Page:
Maybe your dog's ears look a little crusty. Maybe she's been scratching them or shaking her head a lot. Whatever the impetus, you need to be careful when you're cleaning canine ears. If you use the wrong method or materials, you could hurt your dog, even render her deaf.
When to Clean
Dogs ears are great at hearing but not so great at self-cleaning. Waxy buildup has to work its way out of a maze of ear tissue before it reaches the ear flap, and even then may stick around. Clean this buildup before it becomes glaringly obvious, but the frequency of such cleanings varies by individual dog. There's a simple test: If your dog's ears look red or inflamed whenever you get ready to clean them, you're probably cleaning them too often. If he shakes his head and scratches his ears excessively after or even before cleaning, a vet checkup is in order.
What to Clean With
Whatever you clean your dog's ears with, make sure it's clean. The American Society for the Prevention of Cruelty to Animals recommends cotton balls dampened with mineral oil, hydrogen peroxide or a commercial solution designed for dog ears. A soft rag works, too. Cotton swabs, while perfectly acceptable for people, aren't recommended because of their potential to cause injury should you slip and stick them into your dog's ear. Make sure your cleaning materials are damp, not dripping, to ensure water doesn't run into your furry friend's ear canals. Have dry materials ready for cleanup, too. If you're using a commercial solution, read the bottle -- some of them have drying agents of their own.
How to Clean
Before you begin, settle your dog into a sitting or lying position and lift back her ear flap with your off hand. Clean your dog's ears with fresh cotton balls or a soft rag by gently wiping from the base to the tip of your dog's ear. Carefully loosen waxy buildup with light, circular pressure, so as not to upset your dog or injure her ear. Never insert anything directly into your dog's ear -- doing so may inadvertently damage her hearing or render her deaf. If you notice changes in your dog's behavior after ear-cleaning, call your veterinarian.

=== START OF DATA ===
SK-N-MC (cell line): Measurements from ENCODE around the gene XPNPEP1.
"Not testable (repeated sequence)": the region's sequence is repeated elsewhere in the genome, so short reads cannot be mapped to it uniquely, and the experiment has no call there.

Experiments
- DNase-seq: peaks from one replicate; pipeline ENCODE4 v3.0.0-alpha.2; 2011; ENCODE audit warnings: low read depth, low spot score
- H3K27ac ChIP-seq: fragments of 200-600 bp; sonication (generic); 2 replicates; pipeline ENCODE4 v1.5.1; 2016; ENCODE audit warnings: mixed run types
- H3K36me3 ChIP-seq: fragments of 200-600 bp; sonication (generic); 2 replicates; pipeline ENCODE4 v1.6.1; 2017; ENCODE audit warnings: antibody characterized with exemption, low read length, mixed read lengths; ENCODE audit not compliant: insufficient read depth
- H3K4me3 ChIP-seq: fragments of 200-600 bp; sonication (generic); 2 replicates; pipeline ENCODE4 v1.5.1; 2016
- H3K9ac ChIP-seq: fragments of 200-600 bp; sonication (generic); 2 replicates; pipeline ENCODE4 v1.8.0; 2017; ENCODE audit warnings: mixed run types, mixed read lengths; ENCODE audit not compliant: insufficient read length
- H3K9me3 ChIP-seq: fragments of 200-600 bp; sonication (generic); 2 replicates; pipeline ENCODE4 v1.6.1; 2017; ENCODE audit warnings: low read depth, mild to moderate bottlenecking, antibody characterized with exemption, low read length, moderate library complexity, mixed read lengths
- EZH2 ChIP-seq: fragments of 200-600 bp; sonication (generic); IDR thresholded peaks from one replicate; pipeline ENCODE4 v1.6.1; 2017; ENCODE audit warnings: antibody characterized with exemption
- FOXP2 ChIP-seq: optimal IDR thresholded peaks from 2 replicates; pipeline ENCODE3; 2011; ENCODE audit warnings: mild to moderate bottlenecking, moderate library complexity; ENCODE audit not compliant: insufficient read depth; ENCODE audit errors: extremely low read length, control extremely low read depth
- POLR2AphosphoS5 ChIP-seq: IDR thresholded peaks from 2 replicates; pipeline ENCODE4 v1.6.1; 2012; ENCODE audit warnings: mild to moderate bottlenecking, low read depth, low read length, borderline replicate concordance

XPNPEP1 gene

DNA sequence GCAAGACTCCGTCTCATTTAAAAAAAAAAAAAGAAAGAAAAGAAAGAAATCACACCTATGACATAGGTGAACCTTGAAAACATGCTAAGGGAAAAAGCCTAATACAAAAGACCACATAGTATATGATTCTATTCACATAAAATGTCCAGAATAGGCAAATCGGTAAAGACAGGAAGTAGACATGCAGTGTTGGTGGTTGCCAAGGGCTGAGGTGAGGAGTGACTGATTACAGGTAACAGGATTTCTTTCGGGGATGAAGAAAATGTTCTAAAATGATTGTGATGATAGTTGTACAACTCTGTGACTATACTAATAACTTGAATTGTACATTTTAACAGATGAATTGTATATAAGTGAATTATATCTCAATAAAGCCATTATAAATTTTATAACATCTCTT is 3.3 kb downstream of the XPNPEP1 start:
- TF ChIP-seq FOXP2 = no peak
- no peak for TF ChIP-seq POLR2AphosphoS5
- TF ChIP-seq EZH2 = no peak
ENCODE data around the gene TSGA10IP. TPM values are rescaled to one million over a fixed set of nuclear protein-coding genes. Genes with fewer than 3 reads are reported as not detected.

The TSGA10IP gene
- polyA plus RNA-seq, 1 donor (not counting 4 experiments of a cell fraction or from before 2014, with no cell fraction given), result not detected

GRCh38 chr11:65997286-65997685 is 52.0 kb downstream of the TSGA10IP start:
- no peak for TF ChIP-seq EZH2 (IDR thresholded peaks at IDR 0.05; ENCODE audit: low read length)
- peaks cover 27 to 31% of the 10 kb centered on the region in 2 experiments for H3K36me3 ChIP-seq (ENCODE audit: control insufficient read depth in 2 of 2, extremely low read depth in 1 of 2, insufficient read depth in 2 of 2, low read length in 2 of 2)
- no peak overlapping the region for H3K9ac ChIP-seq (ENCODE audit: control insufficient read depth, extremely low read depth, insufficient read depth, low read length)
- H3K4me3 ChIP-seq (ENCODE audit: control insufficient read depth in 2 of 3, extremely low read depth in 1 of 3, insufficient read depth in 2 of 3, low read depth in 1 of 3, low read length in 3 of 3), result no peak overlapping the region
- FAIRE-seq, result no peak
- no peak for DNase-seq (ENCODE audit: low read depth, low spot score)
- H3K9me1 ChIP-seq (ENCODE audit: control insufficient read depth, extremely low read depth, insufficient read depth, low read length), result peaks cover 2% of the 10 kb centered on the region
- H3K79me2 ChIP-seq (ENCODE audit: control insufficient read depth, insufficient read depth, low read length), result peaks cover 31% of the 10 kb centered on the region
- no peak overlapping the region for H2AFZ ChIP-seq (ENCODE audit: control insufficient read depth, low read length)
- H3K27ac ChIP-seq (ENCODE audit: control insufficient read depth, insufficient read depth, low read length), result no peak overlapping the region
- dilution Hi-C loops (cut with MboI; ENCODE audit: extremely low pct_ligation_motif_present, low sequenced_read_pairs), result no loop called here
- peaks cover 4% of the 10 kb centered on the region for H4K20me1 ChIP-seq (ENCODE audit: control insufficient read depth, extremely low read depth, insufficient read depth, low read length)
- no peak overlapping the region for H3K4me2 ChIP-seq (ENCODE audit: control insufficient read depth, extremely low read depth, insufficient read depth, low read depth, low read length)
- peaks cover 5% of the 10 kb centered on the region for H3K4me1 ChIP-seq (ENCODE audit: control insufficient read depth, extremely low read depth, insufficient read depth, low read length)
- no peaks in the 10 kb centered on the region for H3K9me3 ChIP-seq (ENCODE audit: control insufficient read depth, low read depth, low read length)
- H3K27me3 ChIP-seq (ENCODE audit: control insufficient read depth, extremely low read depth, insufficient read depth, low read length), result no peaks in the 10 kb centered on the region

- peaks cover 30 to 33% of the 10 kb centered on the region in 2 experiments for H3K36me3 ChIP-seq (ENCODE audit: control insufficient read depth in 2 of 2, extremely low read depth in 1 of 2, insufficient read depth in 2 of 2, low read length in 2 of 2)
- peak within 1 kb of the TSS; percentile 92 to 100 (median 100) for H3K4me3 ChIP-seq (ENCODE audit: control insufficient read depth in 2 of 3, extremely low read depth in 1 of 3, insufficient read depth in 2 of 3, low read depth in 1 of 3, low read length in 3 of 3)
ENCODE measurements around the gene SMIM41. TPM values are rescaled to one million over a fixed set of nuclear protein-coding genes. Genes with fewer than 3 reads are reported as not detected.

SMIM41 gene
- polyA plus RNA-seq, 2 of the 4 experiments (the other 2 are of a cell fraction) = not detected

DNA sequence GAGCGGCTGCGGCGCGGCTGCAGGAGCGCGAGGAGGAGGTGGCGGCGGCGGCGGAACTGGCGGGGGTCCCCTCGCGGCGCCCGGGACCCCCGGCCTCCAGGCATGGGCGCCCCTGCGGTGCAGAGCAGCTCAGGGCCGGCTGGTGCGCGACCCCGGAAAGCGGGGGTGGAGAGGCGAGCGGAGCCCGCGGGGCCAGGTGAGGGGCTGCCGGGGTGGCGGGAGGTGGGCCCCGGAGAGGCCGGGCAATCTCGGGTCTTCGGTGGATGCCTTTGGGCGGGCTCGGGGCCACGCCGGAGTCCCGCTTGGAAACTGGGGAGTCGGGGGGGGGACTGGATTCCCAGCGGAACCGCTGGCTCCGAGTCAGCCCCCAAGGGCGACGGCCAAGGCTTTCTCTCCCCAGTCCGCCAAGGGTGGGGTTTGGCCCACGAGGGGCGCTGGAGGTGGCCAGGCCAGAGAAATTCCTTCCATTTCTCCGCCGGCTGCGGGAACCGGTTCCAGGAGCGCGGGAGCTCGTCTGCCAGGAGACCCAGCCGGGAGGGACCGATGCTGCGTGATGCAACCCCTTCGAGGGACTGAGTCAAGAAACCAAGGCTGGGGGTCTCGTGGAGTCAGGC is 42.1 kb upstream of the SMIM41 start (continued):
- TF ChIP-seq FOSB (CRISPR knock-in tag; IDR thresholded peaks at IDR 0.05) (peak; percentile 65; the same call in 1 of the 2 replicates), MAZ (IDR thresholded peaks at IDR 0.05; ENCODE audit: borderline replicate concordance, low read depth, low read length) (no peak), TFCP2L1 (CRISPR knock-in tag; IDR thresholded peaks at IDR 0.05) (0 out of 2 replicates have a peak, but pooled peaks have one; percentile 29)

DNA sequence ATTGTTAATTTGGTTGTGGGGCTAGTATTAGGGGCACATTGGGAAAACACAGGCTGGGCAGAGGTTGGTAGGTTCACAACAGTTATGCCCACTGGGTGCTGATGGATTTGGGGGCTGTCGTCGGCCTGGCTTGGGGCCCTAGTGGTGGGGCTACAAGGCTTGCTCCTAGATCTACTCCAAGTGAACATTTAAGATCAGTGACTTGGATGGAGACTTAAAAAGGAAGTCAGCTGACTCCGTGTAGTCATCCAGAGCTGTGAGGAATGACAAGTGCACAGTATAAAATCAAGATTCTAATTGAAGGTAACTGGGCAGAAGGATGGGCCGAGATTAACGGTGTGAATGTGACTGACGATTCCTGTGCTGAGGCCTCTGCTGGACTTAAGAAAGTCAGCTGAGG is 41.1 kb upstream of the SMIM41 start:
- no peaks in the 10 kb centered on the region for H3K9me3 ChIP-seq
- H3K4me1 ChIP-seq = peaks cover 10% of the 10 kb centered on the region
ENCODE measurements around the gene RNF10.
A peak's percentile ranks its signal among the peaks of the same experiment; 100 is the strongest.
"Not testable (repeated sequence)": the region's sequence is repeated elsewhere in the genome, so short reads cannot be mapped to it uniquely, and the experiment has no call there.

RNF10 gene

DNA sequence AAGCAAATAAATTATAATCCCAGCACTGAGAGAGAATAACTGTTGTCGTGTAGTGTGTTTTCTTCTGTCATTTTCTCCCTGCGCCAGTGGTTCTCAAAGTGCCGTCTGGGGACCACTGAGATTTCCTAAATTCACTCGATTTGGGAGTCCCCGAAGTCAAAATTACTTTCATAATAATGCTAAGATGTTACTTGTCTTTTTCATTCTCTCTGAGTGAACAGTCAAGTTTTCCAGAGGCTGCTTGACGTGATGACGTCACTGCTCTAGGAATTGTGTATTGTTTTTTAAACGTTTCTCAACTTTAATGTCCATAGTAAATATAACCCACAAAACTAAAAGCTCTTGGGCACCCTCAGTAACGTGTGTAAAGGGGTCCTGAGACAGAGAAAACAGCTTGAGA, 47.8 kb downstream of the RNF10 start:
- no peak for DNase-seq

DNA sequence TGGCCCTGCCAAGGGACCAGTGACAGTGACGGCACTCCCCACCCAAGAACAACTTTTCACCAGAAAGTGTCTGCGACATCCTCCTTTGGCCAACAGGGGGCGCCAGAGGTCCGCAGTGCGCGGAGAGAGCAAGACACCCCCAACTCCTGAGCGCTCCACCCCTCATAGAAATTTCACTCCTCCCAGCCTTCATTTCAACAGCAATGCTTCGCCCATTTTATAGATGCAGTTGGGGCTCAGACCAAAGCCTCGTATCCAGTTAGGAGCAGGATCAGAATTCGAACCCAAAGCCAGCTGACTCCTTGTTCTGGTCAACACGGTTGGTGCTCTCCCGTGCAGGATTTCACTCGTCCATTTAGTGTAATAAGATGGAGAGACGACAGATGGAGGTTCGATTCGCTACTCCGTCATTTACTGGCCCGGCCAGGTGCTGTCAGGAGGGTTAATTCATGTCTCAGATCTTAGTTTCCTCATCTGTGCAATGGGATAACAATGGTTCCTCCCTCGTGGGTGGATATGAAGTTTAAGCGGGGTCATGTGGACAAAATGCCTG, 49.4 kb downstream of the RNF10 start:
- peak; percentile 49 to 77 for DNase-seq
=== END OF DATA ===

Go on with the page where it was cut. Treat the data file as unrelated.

When to Worry
Try not to clean your dog's ears too often, as this can lead to irritated skin, to say nothing of the irritated dog. As for frequency, you'll have to play it by ear. If it seems like your dog's ears require almost daily cleaning, ask your veterinarian for advice. Because of the contoured textures in dog ears, especially near the skull, it's easy for parasites and bacteria to roost there. Any common material -- grass, for instance -- can get stuck in there and cause ear infections, too. If you spot crusty material or discharge, call your vet, particularly if it's darker-colored, bloody or smelly. Hair loss around the ears is another sign something may be wrong.
- Washington State University College of Veterinary Medicine: Otoscopic Examination of the Dog and Cat
- University of Illinoise Extension: Be on the Lookout for Problems in Dogs' Ears
- Louisiana State University: "Anatomical Studies of Canine Vascular and Ligamentous Ear Structures With Relevance to Acute-Onset Deafness"; Cathryn Kay Stephens-Sparks